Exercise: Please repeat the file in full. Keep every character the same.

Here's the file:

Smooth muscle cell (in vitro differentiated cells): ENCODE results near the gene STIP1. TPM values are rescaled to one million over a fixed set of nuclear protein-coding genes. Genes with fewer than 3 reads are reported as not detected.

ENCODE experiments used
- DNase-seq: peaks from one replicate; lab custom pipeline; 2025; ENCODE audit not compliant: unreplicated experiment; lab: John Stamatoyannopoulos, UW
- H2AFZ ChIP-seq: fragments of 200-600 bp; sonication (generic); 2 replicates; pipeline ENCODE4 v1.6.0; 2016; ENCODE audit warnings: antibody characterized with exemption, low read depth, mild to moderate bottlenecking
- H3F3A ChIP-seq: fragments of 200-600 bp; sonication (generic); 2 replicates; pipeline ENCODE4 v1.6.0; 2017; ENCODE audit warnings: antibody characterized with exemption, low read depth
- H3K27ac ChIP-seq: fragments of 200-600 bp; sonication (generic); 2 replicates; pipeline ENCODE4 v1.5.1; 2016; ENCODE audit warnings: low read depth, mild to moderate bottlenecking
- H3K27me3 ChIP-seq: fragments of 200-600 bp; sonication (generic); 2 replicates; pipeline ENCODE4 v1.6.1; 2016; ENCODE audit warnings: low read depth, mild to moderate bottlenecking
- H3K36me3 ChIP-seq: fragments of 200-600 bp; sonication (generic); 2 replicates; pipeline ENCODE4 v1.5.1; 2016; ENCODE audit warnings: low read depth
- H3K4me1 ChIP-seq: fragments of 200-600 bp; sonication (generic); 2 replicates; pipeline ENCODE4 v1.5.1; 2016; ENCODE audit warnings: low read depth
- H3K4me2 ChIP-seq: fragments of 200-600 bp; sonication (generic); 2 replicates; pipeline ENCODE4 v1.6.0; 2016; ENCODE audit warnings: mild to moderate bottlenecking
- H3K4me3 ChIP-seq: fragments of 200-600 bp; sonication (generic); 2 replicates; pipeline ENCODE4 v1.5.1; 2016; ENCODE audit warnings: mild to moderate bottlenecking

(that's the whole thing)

Smooth muscle cell (in vitro differentiated cells): ENCODE results near the gene STIP1. TPM values are rescaled to one million over a fixed set of nuclear protein-coding genes. Genes with fewer than 3 reads are reported as not detected.

ENCODE experiments used
- DNase-seq: peaks from one replicate; lab custom pipeline; 2025; ENCODE audit not compliant: unreplicated experiment; lab: John Stamatoyannopoulos, UW
- H2AFZ ChIP-seq: fragments of 200-600 bp; sonication (generic); 2 replicates; pipeline ENCODE4 v1.6.0; 2016; ENCODE audit warnings: antibody characterized with exemption, low read depth, mild to moderate bottlenecking
- H3F3A ChIP-seq: fragments of 200-600 bp; sonication (generic); 2 replicates; pipeline ENCODE4 v1.6.0; 2017; ENCODE audit warnings: antibody characterized with exemption, low read depth
- H3K27ac ChIP-seq: fragments of 200-600 bp; sonication (generic); 2 replicates; pipeline ENCODE4 v1.5.1; 2016; ENCODE audit warnings: low read depth, mild to moderate bottlenecking
- H3K27me3 ChIP-seq: fragments of 200-600 bp; sonication (generic); 2 replicates; pipeline ENCODE4 v1.6.1; 2016; ENCODE audit warnings: low read depth, mild to moderate bottlenecking
- H3K36me3 ChIP-seq: fragments of 200-600 bp; sonication (generic); 2 replicates; pipeline ENCODE4 v1.5.1; 2016; ENCODE audit warnings: low read depth
- H3K4me1 ChIP-seq: fragments of 200-600 bp; sonication (generic); 2 replicates; pipeline ENCODE4 v1.5.1; 2016; ENCODE audit warnings: low read depth
- H3K4me2 ChIP-seq: fragments of 200-600 bp; sonication (generic); 2 replicates; pipeline ENCODE4 v1.6.0; 2016; ENCODE audit warnings: mild to moderate bottlenecking
- H3K4me3 ChIP-seq: fragments of 200-600 bp; sonication (generic); 2 replicates; pipeline ENCODE4 v1.5.1; 2016; ENCODE audit warnings: mild to moderate bottlenecking